6 things voters need to know to make sure their vote counts
OurCount is a movement to make sure every Black person counts, every Black community counts, and every Black vote counts. If you plan on voting by mail this year, read on to learn more about how to protect your ability to vote safely in the upcoming election.
Voting from home is a safe and convenient way to cast a ballot, which is why millions of Americans have already voted by mail in this year’s general election. While new safety measures to prevent the further spread of COVID-19 means absentee voting is a little different this time around, changes in the voting process don’t have to trip us up. Read on to get the information you need to know to request your absentee ballot, vote safely, securely, and early in this election.
- Make sure you submit your application for an absentee ballot! If you live in California, Nevada, New Jersey, Colorado, Washington, Oregon, Utah, Hawai’i, and Vermont you should receive your ballot in the mail automatically. If you don’t live in one of those states, you have to submit an application to receive your ballot. Deadlines to request your ballot vary in every state, but there’s really no reason to wait. Request your ballot online today!
- As soon as you receive your ballot, read every instruction. Read them twice! This election is too important for your ballot to be thrown out for an avoidable mistake.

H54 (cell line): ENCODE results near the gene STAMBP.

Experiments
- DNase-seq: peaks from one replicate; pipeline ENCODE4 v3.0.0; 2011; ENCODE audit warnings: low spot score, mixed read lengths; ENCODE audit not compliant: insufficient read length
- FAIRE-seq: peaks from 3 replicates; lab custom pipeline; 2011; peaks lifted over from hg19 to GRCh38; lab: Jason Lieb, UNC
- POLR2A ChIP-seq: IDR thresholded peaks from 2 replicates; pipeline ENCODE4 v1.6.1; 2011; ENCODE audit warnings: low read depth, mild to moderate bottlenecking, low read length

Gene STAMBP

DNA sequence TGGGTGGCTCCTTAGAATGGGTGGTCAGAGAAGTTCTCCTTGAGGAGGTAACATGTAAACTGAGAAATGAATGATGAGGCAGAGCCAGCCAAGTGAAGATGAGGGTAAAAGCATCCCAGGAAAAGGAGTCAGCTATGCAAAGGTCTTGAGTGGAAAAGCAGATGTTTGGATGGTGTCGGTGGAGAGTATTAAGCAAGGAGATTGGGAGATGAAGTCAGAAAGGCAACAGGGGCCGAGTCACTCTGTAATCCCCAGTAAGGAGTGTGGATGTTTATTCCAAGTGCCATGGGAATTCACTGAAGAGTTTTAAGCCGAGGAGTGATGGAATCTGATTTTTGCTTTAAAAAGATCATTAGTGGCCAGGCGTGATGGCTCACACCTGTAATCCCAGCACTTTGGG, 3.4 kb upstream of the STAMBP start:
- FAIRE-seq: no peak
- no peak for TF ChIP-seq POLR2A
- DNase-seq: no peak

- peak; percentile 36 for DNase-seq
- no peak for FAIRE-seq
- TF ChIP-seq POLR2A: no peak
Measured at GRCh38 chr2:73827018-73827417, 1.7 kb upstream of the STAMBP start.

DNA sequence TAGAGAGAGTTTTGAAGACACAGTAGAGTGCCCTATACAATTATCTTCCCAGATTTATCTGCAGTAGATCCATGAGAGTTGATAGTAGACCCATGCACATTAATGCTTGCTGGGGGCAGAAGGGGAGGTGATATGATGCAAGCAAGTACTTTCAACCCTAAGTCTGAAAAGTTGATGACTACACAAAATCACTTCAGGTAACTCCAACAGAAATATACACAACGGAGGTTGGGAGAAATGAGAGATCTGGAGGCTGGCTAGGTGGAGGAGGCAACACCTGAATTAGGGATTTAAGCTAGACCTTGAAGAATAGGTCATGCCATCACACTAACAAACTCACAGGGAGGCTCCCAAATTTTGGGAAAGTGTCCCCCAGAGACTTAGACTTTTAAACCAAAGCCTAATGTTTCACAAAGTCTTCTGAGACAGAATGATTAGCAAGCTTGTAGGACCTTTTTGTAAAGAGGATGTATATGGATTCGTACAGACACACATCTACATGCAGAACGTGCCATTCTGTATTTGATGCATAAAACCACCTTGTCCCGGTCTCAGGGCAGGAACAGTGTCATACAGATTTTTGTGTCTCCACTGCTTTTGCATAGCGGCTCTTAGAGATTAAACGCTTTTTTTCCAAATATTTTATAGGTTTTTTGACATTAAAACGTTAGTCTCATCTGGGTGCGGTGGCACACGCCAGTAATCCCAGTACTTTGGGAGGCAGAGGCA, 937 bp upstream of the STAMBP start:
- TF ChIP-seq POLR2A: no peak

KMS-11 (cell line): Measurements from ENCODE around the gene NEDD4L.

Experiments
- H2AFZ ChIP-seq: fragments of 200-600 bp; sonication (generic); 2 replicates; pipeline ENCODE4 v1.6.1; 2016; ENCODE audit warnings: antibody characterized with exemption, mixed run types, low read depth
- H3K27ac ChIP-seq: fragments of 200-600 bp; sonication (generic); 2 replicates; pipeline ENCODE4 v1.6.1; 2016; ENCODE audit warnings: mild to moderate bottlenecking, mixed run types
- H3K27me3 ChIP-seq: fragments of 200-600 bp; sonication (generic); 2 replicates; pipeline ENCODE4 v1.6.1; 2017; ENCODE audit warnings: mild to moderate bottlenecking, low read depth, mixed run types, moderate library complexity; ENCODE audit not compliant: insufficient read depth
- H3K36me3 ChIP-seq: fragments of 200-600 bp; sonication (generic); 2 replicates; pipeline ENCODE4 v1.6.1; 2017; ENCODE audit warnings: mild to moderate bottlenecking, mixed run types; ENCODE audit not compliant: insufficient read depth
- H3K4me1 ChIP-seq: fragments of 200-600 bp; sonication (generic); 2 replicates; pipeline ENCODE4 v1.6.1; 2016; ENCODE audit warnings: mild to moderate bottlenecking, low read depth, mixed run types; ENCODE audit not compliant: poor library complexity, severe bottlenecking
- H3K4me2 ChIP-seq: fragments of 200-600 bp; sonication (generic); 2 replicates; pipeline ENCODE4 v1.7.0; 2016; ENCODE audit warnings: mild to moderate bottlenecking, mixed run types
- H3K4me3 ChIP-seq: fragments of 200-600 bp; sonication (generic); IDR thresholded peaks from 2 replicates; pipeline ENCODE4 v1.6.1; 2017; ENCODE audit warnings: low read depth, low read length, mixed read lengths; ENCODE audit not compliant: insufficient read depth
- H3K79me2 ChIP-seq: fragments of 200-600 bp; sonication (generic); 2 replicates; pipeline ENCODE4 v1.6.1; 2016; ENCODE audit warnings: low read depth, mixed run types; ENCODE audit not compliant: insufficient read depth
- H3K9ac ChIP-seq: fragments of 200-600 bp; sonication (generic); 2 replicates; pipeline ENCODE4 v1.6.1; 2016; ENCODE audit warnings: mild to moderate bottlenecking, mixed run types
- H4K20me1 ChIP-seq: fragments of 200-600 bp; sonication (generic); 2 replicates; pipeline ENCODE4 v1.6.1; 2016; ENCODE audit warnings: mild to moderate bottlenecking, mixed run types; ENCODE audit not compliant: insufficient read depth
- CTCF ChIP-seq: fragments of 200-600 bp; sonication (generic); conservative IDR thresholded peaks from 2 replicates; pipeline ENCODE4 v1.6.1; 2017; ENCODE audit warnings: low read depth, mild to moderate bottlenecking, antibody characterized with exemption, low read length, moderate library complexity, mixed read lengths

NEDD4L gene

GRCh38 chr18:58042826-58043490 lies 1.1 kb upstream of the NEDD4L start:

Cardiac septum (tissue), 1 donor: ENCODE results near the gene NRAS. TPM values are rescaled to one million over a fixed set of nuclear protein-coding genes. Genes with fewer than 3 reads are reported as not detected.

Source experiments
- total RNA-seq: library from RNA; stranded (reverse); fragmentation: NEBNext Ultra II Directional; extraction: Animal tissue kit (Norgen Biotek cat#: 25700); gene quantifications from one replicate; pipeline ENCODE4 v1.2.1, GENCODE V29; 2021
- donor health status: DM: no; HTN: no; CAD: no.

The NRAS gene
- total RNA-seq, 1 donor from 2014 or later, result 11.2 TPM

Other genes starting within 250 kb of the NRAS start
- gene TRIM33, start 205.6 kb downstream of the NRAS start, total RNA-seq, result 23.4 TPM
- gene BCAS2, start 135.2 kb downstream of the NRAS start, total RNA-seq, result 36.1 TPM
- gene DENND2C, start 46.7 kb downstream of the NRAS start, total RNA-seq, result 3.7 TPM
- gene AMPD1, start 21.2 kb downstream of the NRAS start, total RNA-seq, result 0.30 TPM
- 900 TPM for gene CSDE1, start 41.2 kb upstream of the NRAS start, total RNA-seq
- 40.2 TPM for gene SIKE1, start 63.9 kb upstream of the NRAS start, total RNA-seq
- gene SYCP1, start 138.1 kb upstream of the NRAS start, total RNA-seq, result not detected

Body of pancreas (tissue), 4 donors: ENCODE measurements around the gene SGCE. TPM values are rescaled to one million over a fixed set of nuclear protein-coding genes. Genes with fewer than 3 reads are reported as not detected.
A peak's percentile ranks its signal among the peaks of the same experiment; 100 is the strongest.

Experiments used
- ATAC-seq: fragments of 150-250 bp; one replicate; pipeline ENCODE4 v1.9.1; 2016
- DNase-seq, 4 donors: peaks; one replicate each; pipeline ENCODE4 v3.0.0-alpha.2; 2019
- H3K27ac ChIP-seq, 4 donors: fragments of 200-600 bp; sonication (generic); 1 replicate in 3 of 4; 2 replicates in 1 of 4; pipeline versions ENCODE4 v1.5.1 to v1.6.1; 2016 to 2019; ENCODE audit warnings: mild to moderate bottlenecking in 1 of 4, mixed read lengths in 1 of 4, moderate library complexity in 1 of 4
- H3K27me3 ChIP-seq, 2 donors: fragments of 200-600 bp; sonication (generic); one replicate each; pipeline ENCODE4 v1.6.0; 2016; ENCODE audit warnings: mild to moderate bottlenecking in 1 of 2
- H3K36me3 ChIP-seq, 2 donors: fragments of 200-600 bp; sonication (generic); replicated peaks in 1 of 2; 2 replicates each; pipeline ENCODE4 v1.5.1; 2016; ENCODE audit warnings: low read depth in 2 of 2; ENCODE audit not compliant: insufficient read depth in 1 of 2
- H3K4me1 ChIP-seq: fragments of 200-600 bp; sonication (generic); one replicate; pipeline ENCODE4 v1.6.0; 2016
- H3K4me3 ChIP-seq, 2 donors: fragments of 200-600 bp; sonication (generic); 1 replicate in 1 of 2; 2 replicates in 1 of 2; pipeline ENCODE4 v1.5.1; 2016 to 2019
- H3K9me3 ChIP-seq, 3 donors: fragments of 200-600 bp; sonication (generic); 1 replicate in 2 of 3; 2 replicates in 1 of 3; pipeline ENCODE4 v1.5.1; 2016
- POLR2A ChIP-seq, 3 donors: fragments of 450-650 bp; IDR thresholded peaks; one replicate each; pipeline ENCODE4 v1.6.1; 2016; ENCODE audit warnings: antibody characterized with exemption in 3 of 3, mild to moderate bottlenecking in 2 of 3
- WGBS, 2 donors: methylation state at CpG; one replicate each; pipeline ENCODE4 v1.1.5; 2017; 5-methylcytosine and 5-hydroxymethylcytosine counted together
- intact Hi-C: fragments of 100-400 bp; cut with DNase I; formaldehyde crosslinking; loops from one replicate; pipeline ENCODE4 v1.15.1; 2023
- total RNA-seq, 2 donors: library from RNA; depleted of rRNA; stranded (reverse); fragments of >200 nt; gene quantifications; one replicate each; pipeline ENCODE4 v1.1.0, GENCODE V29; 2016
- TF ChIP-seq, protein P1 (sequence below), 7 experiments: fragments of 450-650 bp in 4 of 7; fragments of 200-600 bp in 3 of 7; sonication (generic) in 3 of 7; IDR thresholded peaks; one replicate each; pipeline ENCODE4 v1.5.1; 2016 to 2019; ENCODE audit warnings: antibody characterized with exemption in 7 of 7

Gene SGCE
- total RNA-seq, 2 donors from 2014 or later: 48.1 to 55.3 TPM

- Follow the instructions to successfully complete your ballot. Some states may require voters take an additional step to ensure their vote is counted. This may include having a witness or notary public certify the ballot, using a specific color of ink, placing your ballot in an additional secrecy envelope, or including a copy of your ID with the ballot.
- After your ballot is properly signed with the same signature you used when you registered and sealed according to your state’s rules, make sure you return it with enough time to be delivered by the deadline. Postmark deadlines are constantly changing across the country, so it’s best to return your ballot as soon as you complete it. The longer your ballot sits around the house, the more likely you are to lose or forget about it.
- As an alternative to returning your ballot by mail, completed absentee ballots can be dropped off in person at your local election official’s office or a secure, official ballot dropbox instead. Double-check to make sure the dropbox is owned and secured by local or state elections officials before putting your ballot inside. If you need help returning your ballot, some states allow close relatives or other third parties to turn in your ballot for you.
- Make sure to track your ballot. Most states allow you to go to your local election officials’ website to confirm your ballot arrived and make sure it’s counted. Depending on where you live, you may also be able to correct (or “cure”) your ballot if you made a mistake somewhere.
For voters who rely on in-person voting to provide the accommodations they need to cast your ballot, early voting will likely be the safest choice. Many states are limiting their in-person polling places because of COVID, which will lead to longer lines and crowds on Election Day. For the overwhelming majority of Black voters, voting in person on Election Day should be a last resort. If you need to vote in person, we urge you to plan on voting early. Find out when your state’s in-person early voting period begins. You might be able to vote today!